#DNotes Who’s fault it is? It is the distolingual cuspid fault…

We find in the laboratory that the most common area needing additional reduction in the disto-lingual cuspid. Why? Well, we cannot assure the reason; but we believe it is related to the fact that it is the area of most difficult access when preparing the tooth; and the area which is not very convenient to check for adequate reduction.

Requirements Chart

Keep that in mind when preparing the tooth and take a look of this pocket chart with the minimal required reduction for a strong long lasting crown. Another culprit for minimal material space is an opposing cusp. Almost always the palatal of the 16 or 17. Don’t be afraid to reshape these with consent of course.

Have any questions about how we can assist? Feel free to email us at info@shantodental.com or fill in the form below:

#DNotes Ideal Access Hole – Middle of the Crowns or Axial

Is the implant crowns access hole decision made for aesthetic, convenience or mechanical reasons? 

As Technicians, we do understand dentist’s desire for screw-retention. However, we also want dentists to understand that in certain circumstances prioritizing screw-retention can lead to unwanted compromises which can be solved by deciding on cement retention instead! 

These days it is technically possible to screw-retain almost every implant case. But that should not lead to the conclusion that it is always desirable to do so! In other words, screw-retention does have some negative consequences. It is important to know what those consequences are so that you can make an informed decision when you decide on screw-vs. cement-retention.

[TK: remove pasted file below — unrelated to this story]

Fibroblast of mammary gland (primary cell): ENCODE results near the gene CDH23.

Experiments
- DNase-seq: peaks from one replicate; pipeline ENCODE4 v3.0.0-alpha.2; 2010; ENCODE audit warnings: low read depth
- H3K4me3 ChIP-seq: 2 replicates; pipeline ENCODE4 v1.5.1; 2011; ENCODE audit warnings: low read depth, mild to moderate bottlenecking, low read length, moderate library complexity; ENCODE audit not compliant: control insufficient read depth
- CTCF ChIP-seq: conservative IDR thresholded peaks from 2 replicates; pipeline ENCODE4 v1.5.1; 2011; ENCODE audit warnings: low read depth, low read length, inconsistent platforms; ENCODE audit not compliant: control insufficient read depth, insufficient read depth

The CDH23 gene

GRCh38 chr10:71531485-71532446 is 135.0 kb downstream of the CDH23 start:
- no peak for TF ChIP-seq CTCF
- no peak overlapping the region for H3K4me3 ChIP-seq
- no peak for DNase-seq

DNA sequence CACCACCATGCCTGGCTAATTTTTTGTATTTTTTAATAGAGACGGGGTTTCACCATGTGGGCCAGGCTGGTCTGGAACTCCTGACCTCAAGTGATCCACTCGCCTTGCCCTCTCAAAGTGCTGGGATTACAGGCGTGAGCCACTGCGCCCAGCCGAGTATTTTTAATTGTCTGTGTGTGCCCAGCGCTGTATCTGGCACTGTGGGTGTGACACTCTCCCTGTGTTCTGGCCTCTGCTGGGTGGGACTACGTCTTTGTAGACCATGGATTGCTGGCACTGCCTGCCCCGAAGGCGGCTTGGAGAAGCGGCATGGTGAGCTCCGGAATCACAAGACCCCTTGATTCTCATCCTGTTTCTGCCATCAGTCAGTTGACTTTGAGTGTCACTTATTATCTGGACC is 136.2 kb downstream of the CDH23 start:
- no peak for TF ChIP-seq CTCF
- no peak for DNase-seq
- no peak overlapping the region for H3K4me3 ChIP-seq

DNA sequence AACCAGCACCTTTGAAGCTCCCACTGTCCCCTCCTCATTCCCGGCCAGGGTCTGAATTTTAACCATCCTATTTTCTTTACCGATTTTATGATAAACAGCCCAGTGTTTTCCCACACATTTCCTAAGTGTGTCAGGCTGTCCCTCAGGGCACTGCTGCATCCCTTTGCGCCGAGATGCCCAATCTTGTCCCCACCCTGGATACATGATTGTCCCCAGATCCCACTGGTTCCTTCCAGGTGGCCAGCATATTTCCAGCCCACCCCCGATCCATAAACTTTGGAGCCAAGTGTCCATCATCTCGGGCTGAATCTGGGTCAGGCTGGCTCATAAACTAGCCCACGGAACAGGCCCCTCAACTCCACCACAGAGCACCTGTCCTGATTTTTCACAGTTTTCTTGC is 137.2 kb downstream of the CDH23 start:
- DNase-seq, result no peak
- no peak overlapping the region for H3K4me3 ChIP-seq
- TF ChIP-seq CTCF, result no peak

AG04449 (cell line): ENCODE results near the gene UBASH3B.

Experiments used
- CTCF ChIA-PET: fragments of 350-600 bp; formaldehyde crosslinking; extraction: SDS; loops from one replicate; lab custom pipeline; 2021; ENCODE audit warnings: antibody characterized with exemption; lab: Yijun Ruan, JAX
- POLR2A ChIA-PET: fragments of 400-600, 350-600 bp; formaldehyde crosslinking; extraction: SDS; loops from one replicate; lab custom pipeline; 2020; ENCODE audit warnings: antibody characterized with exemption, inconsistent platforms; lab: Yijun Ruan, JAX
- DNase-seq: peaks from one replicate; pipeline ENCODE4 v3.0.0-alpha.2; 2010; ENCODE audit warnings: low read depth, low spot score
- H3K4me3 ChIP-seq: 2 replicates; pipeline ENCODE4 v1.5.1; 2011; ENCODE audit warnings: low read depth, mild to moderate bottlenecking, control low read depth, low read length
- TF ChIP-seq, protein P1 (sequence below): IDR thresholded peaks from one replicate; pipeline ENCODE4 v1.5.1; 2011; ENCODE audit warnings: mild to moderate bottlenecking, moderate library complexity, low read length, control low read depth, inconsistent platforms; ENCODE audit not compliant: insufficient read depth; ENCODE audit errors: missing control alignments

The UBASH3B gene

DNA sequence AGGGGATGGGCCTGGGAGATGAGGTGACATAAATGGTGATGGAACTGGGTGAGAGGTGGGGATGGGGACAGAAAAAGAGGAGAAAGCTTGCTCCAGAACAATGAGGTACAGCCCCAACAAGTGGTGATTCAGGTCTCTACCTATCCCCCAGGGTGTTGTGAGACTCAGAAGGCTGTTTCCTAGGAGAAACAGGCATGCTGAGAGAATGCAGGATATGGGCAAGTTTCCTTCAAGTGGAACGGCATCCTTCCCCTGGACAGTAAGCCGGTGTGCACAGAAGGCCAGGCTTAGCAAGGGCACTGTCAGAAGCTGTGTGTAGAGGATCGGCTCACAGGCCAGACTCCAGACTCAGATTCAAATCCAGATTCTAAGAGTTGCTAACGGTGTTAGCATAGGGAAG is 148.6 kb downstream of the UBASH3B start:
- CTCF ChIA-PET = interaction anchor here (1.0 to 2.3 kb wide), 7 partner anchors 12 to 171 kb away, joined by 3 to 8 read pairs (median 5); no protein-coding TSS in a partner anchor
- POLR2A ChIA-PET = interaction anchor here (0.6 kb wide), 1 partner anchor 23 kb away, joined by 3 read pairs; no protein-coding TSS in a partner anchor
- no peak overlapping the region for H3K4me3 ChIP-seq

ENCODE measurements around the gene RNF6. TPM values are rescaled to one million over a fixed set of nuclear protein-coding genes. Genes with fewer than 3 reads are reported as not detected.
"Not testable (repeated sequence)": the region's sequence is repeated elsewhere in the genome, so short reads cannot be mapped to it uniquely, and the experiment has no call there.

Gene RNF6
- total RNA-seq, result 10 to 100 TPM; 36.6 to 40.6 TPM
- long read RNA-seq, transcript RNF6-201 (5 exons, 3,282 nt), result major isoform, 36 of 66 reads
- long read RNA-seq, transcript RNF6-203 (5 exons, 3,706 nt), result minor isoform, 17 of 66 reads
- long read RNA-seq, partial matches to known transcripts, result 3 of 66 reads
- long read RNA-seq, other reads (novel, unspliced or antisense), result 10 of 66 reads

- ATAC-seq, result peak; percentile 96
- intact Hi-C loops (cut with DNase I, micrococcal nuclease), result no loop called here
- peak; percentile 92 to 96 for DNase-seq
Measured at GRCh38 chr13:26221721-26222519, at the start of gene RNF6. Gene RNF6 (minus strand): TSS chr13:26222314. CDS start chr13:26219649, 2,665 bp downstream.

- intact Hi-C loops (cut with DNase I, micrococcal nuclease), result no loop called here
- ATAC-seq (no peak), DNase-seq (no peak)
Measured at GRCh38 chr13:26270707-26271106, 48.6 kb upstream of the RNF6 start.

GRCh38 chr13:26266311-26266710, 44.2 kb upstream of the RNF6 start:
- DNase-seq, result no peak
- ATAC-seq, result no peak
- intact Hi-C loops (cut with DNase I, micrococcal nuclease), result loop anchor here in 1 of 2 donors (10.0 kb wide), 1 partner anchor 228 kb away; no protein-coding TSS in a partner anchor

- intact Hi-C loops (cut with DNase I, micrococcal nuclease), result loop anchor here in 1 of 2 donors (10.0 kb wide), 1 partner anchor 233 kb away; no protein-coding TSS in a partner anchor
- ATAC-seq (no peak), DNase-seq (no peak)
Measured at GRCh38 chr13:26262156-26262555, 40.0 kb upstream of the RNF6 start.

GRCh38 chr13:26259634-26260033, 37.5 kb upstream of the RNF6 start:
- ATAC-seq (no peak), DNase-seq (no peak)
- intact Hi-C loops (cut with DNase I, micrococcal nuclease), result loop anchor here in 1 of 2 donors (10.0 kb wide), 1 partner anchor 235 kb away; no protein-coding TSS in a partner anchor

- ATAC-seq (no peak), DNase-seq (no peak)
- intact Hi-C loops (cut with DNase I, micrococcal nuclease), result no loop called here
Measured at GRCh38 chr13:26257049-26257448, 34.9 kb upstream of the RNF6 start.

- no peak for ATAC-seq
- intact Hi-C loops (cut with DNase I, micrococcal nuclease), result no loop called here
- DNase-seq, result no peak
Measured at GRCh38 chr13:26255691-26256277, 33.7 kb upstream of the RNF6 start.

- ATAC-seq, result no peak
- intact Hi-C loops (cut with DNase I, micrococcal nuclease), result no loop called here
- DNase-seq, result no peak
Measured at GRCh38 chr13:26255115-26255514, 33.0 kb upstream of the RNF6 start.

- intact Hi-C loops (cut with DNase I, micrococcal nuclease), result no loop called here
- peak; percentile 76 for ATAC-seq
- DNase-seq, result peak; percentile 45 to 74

Have any questions about how we can assist? Feel free to email us at info@shantodental.com or fill in the form below:

#DNotes Splinting implants to natural teeth

Combined implant and tooth support

Technically, splinting implants to natural teeth can be done and we are asked to do it from time to time. So, it happens! However, finding published studies or literature on this treatment is as challenging as navigating a calcified MB2 on 16.

There is no doubt we will find lots of conflicting opinions; it is an ongoing and hotly debated issue.

This publication shares some good perspectives and situations to do, or not to do. It also suggests some great engineering options that we can surely provide if a treatment like this was accepted by your patient.

We always recommend full disclosure as to potential outcome. Make sure you have your patient review and sign a risk assessment form and document your case ! Not only for your own benefit, but also because we all need more information.

Have any questions about how we can assist? Feel free to email us at info@shantodental.com or fill in the form below:

#DNotes Triple Trays

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